Friday, March 18, 2016

Exposure to air pollution could cause diabetes – research


If you are obese and exposed frequently to air pollution, you have a high risk of developing diabetes, according to a recent research.

The study, authored by Dr. Frank Gilliland of the Southern California Environmental Health Sciences Center and researcher at the Keck School of Medicine at the University of Southern California in Los Angeles, found out that short-term exposure to contaminated air was linked to an increased risk of high cholesterol and impaired processing of blood sugar – which are the risk factors for diabetes.

Researchers conducted the study among 1,000 Mexican-Americans living in southern California.

Dr. Gilliland said it is possible that air pollution causes inflammation in the body, which triggers a chain reaction that makes it harder for people to process blood sugar.

Previous research linked air pollution from traffic and other sources to an increased risk of type 2, or adult-onset, diabetes, which happens when the body can't properly use or make enough of the hormone insulin to convert blood sugar into energy.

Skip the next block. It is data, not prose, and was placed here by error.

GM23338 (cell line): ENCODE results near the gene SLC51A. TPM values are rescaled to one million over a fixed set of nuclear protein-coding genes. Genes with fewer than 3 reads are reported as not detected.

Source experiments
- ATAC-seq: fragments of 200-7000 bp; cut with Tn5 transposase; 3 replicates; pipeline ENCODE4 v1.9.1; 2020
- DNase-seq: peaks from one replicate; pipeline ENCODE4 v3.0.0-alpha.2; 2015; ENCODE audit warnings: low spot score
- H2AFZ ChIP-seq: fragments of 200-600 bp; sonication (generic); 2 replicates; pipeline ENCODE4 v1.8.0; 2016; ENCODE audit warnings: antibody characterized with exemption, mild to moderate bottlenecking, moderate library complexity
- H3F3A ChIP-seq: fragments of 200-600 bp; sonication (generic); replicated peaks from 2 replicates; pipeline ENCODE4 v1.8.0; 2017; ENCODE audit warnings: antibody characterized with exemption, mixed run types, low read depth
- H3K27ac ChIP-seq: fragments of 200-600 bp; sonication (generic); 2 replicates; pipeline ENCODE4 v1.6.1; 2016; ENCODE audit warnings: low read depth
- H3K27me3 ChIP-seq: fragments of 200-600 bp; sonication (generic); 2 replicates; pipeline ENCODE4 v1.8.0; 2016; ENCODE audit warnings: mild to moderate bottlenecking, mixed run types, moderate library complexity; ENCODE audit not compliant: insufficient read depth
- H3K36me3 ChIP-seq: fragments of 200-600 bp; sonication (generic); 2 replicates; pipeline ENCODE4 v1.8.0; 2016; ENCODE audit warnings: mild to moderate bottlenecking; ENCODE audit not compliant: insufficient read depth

The research team examined some pollutants (ozone, nitrogen dioxide, a mixture dust, dirt, soot and smoke) and found out that these could enter the bloodstream, where they have been linked to increased risk of heart disease and stroke.

Participants were on average around 35 years old and are overweight or obese. They completed questionnaires on their dietary and exercise habits and underwent lab tests.

Weight and body fat percentage explained a significant portion of the connection.

All the participants either had diabetes during pregnancy or were related to a woman who did, however the study revealed people exposed to higher levels of overall air pollution had greater levels of insulin resistance, more sugars in their blood and higher cholesterol.

Among the study's limitations is that researchers lacked data on how long people lived at their current address, which made it impossible to assess lifetime exposure to air pollution.

[via Reuters, photo: Get Real Philippines]







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